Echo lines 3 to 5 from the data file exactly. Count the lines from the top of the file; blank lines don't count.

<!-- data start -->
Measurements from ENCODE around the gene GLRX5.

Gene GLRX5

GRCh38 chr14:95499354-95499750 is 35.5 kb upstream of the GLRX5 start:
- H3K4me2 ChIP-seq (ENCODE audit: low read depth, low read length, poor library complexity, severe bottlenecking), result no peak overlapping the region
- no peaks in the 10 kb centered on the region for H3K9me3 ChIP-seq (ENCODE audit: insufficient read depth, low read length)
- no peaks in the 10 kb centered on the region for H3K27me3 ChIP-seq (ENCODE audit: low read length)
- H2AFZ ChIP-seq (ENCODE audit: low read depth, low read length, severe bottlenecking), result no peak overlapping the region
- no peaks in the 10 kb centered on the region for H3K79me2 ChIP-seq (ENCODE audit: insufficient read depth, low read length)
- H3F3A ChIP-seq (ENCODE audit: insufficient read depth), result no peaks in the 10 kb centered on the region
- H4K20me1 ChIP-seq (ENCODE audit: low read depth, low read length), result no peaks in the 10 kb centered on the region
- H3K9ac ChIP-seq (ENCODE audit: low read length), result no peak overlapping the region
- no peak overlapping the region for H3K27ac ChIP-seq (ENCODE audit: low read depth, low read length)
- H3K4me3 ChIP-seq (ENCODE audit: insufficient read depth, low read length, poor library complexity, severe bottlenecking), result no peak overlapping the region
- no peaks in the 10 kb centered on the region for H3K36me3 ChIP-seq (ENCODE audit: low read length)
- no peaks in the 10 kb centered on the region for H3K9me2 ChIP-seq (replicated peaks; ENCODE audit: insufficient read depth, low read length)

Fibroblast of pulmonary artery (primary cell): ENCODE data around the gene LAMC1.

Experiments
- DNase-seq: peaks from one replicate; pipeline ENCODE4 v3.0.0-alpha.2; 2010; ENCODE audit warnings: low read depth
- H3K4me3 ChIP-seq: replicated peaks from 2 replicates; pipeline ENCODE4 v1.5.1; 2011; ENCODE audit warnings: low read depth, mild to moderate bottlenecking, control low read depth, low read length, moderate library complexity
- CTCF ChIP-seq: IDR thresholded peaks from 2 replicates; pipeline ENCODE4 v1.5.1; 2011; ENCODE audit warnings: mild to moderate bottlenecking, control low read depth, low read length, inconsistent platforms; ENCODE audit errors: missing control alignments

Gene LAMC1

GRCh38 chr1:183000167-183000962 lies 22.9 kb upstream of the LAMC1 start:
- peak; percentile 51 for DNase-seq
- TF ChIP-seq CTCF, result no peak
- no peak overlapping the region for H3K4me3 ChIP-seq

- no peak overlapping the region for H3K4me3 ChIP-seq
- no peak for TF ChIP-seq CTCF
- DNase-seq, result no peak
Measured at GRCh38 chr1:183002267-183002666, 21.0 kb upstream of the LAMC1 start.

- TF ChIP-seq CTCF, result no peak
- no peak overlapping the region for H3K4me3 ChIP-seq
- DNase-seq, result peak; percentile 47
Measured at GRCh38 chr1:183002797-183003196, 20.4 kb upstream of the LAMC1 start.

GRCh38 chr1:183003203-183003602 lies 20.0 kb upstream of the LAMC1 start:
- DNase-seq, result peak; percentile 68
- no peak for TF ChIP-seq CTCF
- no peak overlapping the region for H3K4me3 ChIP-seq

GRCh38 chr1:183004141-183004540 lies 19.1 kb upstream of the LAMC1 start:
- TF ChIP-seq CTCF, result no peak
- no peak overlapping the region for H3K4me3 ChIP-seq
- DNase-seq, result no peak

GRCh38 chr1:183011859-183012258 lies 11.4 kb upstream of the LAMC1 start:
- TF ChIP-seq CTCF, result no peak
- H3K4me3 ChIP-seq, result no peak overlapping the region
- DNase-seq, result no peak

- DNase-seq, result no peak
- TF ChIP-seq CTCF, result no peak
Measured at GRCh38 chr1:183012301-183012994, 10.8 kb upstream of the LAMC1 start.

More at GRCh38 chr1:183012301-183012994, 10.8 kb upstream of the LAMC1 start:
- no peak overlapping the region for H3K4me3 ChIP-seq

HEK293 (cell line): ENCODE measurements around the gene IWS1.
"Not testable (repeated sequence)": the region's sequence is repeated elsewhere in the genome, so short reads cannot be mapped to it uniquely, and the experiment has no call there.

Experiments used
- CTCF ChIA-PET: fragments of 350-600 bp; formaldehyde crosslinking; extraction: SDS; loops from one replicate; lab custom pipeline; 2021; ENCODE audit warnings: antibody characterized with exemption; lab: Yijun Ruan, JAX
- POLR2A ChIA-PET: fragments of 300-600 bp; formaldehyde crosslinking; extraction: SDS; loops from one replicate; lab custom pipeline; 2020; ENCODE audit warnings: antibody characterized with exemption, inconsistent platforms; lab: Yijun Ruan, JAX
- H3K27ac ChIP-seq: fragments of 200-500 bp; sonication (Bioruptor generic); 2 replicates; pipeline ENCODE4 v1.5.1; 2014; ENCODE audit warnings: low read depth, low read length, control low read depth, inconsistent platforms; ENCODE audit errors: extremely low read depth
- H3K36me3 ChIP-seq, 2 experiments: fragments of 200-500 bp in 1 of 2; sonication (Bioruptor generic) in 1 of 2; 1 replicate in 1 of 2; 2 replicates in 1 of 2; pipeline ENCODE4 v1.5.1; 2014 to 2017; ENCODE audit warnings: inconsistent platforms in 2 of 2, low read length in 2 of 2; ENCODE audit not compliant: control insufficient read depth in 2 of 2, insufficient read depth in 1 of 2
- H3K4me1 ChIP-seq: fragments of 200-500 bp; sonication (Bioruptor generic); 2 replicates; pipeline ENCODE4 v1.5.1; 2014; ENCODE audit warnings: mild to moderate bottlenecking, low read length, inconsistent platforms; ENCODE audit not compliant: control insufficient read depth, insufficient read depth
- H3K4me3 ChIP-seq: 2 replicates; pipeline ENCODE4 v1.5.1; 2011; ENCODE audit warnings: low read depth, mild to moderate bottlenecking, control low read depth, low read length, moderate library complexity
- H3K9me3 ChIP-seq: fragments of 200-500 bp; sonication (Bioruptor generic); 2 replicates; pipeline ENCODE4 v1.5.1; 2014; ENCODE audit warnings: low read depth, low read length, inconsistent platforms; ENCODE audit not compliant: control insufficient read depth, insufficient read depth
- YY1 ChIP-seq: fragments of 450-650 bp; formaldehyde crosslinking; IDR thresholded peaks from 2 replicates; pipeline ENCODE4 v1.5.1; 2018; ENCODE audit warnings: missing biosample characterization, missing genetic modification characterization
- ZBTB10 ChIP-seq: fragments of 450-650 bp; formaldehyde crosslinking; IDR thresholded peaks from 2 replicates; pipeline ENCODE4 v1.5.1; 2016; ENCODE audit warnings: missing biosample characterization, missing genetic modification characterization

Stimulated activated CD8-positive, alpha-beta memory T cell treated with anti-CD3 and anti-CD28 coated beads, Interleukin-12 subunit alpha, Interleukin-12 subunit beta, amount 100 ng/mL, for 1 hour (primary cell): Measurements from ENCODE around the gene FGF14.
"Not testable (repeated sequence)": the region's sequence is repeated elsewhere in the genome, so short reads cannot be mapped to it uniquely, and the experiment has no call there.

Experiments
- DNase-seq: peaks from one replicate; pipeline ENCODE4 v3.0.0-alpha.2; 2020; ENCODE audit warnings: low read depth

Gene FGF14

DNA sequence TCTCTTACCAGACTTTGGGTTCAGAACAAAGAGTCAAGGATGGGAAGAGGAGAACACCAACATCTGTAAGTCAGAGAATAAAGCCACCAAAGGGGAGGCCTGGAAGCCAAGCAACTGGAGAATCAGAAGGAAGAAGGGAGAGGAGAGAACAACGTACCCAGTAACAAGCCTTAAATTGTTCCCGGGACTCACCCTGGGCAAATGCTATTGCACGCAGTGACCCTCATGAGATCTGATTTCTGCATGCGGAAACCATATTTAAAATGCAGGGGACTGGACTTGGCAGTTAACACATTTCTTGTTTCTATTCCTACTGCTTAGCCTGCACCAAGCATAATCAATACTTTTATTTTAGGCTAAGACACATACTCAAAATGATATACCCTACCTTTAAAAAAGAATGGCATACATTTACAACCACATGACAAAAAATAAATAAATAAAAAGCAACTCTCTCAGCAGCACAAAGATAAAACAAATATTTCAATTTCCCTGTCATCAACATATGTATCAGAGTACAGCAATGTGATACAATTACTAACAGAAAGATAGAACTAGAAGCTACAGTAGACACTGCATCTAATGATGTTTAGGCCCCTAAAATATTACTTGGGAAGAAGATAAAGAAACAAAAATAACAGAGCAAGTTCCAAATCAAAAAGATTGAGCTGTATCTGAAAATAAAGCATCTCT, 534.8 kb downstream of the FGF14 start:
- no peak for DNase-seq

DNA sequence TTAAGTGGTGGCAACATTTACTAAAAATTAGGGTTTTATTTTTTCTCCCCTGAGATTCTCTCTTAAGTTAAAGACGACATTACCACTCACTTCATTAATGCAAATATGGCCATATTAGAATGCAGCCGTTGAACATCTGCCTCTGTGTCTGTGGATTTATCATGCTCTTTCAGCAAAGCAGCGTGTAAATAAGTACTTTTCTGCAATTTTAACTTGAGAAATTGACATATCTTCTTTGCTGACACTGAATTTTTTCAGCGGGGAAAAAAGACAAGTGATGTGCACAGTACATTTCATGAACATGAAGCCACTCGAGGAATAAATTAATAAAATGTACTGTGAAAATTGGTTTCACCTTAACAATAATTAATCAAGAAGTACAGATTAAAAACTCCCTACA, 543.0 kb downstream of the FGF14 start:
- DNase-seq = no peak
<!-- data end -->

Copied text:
GRCh38 chr14:95499354-95499750 is 35.5 kb upstream of the GLRX5 start:
- H3K4me2 ChIP-seq (ENCODE audit: low read depth, low read length, poor library complexity, severe bottlenecking), result no peak overlapping the region
- no peaks in the 10 kb centered on the region for H3K9me3 ChIP-seq (ENCODE audit: insufficient read depth, low read length)